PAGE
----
Note: James Jay Carafano, Ph.D.,
visited Hong Kong and examined its port operations in January
In 2006, Congress mandated the Secured Freight Initiative to
test the efficacy of inspecting 100 percent of shipping containers
coming from overseas for terrorist threats. The current system, set
by the Container Security Initiative, scans only "high-risk"
containers. In 2007, Congress proceeded to mandate 100 percent
inspection even before the tests had started. Hong Kong currently
has a pilot 100 percent inspection lane, and it shows why the
policy makes little sense from a security or economic standpoint.
Congress should study the issue more closely and revisit the
mandate in 2009.
Lessons from Hong Kong
The pilot study being conducted in Hong Kong is limited to one
terminal. A public-private partnership--made up of the terminal
operator, Hong Kong Customs, and U.S. Customs and Border Protection
agents--is giving it the old college try, attempting to conduct 100
percent screening as effectively and efficiently as possible.
U.S. traffic from Hong Kong peaks at about 6,000 containers a
day and accounts for about one in every five containers that leaves
the port. A look at the pilot program gives a rough approximation
at what it would require to screen every container entering the
U.S. from Hong Kong.
The configuration of the terminals means that operators would
have to spend more time weeding out the containers that are bound
for the United States. It is logical to predict that Hong Kong
Customs would have to add upwards of 500 agents. The terminal
operators would have to buy and maintain two sets of equipment--one
for the containers coming by truck, and one for containers coming
by barge. Furthermore, Hong Kong terminals operate 24 hours a day
all year round, stopping only for killer typhoons. The terminal
cannot afford to stop loading if the scanners break down, so
back-up sets of equipment would also be necessary. Every terminal
would also need its own control center and monitoring
The substantial cost of this new infrastructure would be
transferred directly to port operations and eventually to
consumers. In the end, Americans would pay a lot more for goods and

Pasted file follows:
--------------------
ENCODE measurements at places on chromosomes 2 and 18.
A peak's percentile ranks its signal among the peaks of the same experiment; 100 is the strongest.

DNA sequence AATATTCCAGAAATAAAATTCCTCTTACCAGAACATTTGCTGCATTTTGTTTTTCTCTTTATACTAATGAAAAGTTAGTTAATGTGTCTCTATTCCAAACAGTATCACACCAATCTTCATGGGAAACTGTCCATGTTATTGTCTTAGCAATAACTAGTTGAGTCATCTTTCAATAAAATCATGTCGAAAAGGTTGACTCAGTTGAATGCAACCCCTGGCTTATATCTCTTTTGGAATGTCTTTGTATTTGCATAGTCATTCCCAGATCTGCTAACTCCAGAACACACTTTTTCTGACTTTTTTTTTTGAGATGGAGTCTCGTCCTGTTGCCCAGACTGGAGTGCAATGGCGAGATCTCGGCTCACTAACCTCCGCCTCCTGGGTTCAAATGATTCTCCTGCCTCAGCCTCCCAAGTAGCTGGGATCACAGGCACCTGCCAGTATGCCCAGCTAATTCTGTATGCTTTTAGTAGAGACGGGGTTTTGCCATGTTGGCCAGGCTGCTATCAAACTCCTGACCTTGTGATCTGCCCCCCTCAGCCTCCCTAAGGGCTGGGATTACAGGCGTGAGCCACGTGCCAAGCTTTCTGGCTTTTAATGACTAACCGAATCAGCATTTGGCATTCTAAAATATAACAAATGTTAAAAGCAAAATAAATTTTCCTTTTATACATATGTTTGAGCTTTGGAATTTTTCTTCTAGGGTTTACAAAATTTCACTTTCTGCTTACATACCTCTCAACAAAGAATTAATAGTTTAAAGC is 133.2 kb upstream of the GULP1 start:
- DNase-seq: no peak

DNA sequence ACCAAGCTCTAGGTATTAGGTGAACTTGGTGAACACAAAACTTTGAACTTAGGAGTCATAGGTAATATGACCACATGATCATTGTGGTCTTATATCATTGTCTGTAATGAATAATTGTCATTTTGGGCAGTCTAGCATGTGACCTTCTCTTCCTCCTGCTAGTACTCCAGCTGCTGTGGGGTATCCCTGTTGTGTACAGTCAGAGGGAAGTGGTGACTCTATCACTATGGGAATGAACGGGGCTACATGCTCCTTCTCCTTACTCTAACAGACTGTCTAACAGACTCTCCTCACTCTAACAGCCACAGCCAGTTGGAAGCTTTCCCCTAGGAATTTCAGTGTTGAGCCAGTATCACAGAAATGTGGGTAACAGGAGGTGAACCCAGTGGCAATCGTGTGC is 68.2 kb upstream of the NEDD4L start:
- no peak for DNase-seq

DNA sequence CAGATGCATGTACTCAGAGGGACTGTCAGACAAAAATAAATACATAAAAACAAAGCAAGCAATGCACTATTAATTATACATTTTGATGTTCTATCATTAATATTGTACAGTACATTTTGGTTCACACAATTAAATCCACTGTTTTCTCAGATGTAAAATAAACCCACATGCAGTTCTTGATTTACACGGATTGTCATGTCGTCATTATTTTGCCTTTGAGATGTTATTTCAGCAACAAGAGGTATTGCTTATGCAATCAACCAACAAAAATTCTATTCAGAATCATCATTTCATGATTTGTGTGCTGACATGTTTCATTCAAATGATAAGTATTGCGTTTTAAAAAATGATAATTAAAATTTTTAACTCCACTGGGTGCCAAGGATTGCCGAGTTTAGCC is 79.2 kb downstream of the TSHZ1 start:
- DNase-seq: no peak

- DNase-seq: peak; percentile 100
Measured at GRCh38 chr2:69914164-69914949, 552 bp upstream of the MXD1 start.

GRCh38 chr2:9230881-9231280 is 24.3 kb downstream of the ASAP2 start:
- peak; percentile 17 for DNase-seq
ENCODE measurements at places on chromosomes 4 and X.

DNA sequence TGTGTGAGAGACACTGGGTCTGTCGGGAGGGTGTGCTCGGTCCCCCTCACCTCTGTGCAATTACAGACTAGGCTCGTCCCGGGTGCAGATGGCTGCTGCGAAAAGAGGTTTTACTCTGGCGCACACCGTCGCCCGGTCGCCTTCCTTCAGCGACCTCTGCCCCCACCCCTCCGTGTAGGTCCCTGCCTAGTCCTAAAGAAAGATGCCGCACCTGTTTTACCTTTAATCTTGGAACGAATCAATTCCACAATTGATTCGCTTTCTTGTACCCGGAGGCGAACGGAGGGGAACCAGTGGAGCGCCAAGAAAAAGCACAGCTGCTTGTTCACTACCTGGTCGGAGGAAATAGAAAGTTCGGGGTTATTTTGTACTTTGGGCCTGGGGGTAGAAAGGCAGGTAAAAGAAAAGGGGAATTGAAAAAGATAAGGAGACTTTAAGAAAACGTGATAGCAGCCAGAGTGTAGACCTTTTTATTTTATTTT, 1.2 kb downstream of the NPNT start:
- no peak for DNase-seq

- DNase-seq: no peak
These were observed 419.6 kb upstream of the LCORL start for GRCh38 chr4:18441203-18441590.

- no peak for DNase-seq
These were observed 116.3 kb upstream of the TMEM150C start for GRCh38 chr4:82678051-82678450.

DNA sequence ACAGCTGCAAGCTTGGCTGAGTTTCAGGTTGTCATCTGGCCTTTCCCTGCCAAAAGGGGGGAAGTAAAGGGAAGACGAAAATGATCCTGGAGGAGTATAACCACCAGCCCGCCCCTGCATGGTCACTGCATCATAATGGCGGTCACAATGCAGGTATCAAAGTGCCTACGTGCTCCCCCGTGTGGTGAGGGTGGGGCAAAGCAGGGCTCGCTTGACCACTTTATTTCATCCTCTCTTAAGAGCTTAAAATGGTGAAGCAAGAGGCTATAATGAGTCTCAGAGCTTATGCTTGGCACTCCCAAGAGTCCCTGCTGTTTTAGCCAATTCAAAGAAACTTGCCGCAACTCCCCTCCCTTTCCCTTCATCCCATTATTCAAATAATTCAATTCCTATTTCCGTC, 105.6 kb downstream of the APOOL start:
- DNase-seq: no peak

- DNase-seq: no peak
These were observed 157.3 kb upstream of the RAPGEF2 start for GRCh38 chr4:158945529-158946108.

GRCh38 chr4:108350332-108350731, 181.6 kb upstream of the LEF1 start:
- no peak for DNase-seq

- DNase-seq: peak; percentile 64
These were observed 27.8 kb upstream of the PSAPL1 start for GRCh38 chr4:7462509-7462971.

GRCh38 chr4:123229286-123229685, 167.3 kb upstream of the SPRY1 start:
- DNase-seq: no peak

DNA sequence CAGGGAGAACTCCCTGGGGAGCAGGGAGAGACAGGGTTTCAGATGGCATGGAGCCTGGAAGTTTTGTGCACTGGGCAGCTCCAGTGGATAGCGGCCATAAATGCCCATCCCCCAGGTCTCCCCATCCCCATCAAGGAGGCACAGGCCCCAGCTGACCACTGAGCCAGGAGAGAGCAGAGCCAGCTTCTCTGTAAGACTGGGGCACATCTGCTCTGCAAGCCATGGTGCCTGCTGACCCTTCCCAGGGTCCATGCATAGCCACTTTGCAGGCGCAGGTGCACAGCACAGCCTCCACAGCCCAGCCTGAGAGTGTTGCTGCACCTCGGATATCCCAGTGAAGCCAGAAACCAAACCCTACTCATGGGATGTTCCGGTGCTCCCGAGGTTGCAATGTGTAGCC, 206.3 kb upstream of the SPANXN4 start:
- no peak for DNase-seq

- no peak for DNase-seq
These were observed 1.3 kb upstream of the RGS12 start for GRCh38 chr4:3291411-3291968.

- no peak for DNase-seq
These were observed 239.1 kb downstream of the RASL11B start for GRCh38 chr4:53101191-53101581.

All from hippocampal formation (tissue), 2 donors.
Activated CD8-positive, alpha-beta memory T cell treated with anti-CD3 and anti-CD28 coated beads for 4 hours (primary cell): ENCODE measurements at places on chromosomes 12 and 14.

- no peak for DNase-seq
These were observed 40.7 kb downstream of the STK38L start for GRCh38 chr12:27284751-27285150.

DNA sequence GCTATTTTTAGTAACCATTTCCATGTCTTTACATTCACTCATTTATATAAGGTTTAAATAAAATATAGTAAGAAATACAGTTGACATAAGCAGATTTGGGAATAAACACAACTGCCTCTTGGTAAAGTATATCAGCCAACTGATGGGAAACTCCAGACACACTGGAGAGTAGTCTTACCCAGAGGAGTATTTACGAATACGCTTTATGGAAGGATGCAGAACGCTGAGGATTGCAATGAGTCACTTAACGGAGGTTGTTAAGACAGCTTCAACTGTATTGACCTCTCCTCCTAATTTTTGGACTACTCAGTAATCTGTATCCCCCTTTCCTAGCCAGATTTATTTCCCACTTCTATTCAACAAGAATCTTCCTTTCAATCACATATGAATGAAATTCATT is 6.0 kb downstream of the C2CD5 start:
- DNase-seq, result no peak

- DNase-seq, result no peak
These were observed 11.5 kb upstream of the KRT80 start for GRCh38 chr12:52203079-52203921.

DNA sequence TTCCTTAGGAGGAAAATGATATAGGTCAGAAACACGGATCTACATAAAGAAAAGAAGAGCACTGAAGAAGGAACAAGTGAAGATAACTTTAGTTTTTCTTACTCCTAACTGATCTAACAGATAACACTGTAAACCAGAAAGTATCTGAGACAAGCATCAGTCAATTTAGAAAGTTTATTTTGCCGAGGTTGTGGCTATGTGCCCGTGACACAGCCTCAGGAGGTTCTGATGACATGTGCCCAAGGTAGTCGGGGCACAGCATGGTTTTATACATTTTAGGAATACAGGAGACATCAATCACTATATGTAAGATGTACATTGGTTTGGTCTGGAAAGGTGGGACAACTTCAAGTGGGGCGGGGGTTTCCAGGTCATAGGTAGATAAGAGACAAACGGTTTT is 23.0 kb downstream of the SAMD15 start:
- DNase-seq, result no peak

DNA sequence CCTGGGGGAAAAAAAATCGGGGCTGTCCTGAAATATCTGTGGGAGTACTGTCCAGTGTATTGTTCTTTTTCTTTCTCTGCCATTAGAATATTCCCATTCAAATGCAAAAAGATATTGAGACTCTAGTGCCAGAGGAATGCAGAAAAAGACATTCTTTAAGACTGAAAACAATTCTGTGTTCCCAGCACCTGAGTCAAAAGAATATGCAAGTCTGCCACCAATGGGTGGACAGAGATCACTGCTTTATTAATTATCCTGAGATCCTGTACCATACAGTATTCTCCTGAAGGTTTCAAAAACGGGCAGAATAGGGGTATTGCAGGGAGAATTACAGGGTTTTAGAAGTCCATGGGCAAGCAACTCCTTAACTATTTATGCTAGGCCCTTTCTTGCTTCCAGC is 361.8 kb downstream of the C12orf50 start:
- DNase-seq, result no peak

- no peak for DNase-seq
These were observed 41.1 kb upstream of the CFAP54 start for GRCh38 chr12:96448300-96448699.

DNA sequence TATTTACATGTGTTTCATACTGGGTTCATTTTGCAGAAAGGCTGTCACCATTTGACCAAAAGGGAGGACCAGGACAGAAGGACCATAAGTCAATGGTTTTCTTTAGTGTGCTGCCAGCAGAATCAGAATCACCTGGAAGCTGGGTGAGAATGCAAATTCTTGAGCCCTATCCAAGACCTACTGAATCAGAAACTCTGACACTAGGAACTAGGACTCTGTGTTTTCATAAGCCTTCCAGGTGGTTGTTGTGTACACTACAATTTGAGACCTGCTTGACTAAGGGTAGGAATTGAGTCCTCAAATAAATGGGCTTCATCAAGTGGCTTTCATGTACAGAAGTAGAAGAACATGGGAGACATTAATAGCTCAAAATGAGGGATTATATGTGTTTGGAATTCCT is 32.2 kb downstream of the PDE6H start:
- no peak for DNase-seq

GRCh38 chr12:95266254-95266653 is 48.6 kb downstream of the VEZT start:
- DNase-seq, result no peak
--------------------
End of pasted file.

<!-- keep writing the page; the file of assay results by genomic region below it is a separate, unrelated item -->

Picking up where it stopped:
services and would gain little in terms of security. The current
system of scanning "high-risk" containers has proven to be
perfectly effective and costs much less.
Also, shippers may respond to the new mandate by shifting their
operations to less expensive ports in China--ports that do not
share Hong Kong's reputation for safety and security. As a result,
the inspections might actually make Americans less safe by driving
business to third-world ports that are easier for terrorists to
What Congress Should Do
Congress should establish an independent, bipartisan commission
to study the results of the Secure Freight Initiative and the
mandate for 100 percent screening of shipping containers and air
cargo. The commission should assess the likely threats and look
into alternatives for securing global supply chains. The commission
should report its findings after the 2008 presidential elections.
Congress could then return to the issue in early 2009 with the
politics of the election behind it. Based on the results of the
commission's recommendations, Congress should then modify the 100
percent mandate so that U.S. policy bolsters security and
prosperity equally well.
James Jay Carafano,
Ph.D., is Assistant Director of the Kathryn and Shelby Cullom Davis
Institute for International Studies and Senior Research Fellow for
National Security and Homeland Security in the Douglas and Sarah
Allison Center for Foreign Policy Studies at The Heritage